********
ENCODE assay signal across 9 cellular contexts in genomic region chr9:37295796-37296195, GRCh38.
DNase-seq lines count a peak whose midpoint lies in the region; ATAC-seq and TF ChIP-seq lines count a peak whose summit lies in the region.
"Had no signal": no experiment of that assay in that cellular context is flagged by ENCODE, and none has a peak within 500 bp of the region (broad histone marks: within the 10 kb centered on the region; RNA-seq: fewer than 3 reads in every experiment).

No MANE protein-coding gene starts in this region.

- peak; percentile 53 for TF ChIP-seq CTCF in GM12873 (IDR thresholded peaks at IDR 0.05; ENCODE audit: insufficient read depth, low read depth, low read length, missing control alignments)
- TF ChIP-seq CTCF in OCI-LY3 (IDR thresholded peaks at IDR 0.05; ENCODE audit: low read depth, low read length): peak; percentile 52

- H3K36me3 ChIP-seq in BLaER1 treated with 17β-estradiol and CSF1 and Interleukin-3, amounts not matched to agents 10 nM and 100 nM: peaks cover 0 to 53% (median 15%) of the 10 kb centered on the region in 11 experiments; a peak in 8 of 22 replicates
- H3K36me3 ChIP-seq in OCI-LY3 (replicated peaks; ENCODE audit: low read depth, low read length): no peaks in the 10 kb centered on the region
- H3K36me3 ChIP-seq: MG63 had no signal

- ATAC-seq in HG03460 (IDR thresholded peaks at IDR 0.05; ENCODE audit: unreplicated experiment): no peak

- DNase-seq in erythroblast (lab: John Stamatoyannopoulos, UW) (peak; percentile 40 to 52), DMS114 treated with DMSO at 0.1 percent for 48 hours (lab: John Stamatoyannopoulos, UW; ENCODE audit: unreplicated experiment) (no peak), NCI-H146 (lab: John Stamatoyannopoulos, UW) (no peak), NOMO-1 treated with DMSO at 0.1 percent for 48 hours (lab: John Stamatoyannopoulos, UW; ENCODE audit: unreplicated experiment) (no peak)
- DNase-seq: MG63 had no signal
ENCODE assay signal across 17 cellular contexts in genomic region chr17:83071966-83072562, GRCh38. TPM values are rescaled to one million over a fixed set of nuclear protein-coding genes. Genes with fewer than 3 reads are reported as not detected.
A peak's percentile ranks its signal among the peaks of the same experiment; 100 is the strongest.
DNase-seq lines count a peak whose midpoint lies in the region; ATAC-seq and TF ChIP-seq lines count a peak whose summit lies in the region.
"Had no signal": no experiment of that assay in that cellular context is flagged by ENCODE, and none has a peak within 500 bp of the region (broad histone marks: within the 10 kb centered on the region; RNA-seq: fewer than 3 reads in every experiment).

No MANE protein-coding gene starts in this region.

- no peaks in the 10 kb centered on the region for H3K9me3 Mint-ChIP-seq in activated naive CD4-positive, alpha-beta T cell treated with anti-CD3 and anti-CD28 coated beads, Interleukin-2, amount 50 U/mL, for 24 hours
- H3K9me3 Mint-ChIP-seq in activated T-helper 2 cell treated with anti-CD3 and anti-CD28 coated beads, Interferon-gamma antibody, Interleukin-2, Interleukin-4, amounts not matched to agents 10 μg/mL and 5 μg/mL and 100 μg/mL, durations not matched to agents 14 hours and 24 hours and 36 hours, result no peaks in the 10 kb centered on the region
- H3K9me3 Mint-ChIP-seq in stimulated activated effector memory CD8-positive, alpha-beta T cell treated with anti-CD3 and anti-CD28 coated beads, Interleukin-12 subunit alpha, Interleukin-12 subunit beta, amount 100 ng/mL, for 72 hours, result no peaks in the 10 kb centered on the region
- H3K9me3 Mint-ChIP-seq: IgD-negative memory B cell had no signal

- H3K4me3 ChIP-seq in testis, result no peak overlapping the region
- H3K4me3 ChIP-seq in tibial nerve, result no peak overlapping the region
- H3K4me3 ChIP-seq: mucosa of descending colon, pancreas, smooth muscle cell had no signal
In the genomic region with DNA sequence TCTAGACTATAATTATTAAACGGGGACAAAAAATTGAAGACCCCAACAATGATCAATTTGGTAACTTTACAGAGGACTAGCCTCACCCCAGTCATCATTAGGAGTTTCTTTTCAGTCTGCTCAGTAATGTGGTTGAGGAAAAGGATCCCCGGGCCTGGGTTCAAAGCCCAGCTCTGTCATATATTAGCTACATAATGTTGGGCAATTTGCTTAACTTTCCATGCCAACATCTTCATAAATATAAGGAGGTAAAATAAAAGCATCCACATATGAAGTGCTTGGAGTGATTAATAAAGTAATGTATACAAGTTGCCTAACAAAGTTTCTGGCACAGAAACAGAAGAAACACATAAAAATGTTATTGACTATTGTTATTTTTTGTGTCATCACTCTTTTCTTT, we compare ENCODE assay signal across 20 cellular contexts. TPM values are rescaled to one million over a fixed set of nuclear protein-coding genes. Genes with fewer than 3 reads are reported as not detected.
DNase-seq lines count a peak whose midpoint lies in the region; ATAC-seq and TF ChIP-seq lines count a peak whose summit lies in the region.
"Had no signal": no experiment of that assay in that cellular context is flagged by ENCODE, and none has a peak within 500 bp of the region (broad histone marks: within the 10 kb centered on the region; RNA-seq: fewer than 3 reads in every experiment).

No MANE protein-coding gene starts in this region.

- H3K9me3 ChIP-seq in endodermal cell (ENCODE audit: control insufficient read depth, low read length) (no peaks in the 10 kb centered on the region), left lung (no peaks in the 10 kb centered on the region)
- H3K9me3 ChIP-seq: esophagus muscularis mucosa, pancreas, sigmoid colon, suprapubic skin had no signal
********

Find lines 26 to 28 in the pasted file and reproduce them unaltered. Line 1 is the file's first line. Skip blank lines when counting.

DNase-seq lines count a peak whose midpoint lies in the region; ATAC-seq and TF ChIP-seq lines count a peak whose summit lies in the region.
"Had no signal": no experiment of that assay in that cellular context is flagged by ENCODE, and none has a peak within 500 bp of the region (broad histone marks: within the 10 kb centered on the region; RNA-seq: fewer than 3 reads in every experiment).

No MANE protein-coding gene starts in this region.